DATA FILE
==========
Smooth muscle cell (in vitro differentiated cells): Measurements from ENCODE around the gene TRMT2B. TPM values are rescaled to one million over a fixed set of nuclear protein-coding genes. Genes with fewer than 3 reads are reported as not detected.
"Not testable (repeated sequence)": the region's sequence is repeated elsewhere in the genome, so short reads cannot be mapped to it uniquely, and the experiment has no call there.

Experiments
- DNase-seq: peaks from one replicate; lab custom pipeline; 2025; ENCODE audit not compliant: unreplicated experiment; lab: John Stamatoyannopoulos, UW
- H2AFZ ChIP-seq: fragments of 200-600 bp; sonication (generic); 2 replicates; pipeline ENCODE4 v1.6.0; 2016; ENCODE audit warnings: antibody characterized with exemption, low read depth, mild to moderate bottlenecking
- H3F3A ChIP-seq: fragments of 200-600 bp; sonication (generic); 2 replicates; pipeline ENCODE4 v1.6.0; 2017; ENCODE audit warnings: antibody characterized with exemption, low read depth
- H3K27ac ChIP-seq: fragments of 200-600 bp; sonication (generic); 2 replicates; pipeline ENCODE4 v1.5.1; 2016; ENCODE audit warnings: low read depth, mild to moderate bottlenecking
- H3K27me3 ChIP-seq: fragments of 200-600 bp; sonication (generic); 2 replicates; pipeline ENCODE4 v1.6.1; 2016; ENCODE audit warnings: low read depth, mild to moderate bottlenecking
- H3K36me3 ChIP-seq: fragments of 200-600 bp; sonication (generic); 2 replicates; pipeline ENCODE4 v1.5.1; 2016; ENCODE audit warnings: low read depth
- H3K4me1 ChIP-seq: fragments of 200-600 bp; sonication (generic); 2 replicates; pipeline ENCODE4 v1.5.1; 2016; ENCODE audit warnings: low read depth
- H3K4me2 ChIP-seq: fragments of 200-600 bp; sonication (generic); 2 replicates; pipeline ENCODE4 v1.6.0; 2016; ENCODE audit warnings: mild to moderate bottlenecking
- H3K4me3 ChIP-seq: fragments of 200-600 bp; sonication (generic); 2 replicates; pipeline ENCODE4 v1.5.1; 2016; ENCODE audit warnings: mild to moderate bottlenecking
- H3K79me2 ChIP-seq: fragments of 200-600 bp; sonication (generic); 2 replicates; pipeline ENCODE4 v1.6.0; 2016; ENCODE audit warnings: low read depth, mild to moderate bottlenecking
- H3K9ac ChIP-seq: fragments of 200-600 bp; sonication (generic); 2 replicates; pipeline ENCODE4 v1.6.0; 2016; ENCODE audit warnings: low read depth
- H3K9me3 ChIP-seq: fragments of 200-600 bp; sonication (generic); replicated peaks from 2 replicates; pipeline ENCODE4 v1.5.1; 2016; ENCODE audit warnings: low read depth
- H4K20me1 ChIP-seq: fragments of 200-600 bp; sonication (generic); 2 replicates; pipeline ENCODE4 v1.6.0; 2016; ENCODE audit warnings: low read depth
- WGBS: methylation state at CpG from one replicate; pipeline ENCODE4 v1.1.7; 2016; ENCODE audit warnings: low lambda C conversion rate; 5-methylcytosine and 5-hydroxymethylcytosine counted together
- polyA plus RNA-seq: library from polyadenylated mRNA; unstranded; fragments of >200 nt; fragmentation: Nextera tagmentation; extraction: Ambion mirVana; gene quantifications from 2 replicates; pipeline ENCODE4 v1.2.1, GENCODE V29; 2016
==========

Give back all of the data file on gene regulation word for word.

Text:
Smooth muscle cell (in vitro differentiated cells): Measurements from ENCODE around the gene TRMT2B. TPM values are rescaled to one million over a fixed set of nuclear protein-coding genes. Genes with fewer than 3 reads are reported as not detected.
"Not testable (repeated sequence)": the region's sequence is repeated elsewhere in the genome, so short reads cannot be mapped to it uniquely, and the experiment has no call there.

Experiments
- DNase-seq: peaks from one replicate; lab custom pipeline; 2025; ENCODE audit not compliant: unreplicated experiment; lab: John Stamatoyannopoulos, UW
- H2AFZ ChIP-seq: fragments of 200-600 bp; sonication (generic); 2 replicates; pipeline ENCODE4 v1.6.0; 2016; ENCODE audit warnings: antibody characterized with exemption, low read depth, mild to moderate bottlenecking
- H3F3A ChIP-seq: fragments of 200-600 bp; sonication (generic); 2 replicates; pipeline ENCODE4 v1.6.0; 2017; ENCODE audit warnings: antibody characterized with exemption, low read depth
- H3K27ac ChIP-seq: fragments of 200-600 bp; sonication (generic); 2 replicates; pipeline ENCODE4 v1.5.1; 2016; ENCODE audit warnings: low read depth, mild to moderate bottlenecking
- H3K27me3 ChIP-seq: fragments of 200-600 bp; sonication (generic); 2 replicates; pipeline ENCODE4 v1.6.1; 2016; ENCODE audit warnings: low read depth, mild to moderate bottlenecking
- H3K36me3 ChIP-seq: fragments of 200-600 bp; sonication (generic); 2 replicates; pipeline ENCODE4 v1.5.1; 2016; ENCODE audit warnings: low read depth
- H3K4me1 ChIP-seq: fragments of 200-600 bp; sonication (generic); 2 replicates; pipeline ENCODE4 v1.5.1; 2016; ENCODE audit warnings: low read depth
- H3K4me2 ChIP-seq: fragments of 200-600 bp; sonication (generic); 2 replicates; pipeline ENCODE4 v1.6.0; 2016; ENCODE audit warnings: mild to moderate bottlenecking
- H3K4me3 ChIP-seq: fragments of 200-600 bp; sonication (generic); 2 replicates; pipeline ENCODE4 v1.5.1; 2016; ENCODE audit warnings: mild to moderate bottlenecking
- H3K79me2 ChIP-seq: fragments of 200-600 bp; sonication (generic); 2 replicates; pipeline ENCODE4 v1.6.0; 2016; ENCODE audit warnings: low read depth, mild to moderate bottlenecking
- H3K9ac ChIP-seq: fragments of 200-600 bp; sonication (generic); 2 replicates; pipeline ENCODE4 v1.6.0; 2016; ENCODE audit warnings: low read depth
- H3K9me3 ChIP-seq: fragments of 200-600 bp; sonication (generic); replicated peaks from 2 replicates; pipeline ENCODE4 v1.5.1; 2016; ENCODE audit warnings: low read depth
- H4K20me1 ChIP-seq: fragments of 200-600 bp; sonication (generic); 2 replicates; pipeline ENCODE4 v1.6.0; 2016; ENCODE audit warnings: low read depth
- WGBS: methylation state at CpG from one replicate; pipeline ENCODE4 v1.1.7; 2016; ENCODE audit warnings: low lambda C conversion rate; 5-methylcytosine and 5-hydroxymethylcytosine counted together
- polyA plus RNA-seq: library from polyadenylated mRNA; unstranded; fragments of >200 nt; fragmentation: Nextera tagmentation; extraction: Ambion mirVana; gene quantifications from 2 replicates; pipeline ENCODE4 v1.2.1, GENCODE V29; 2016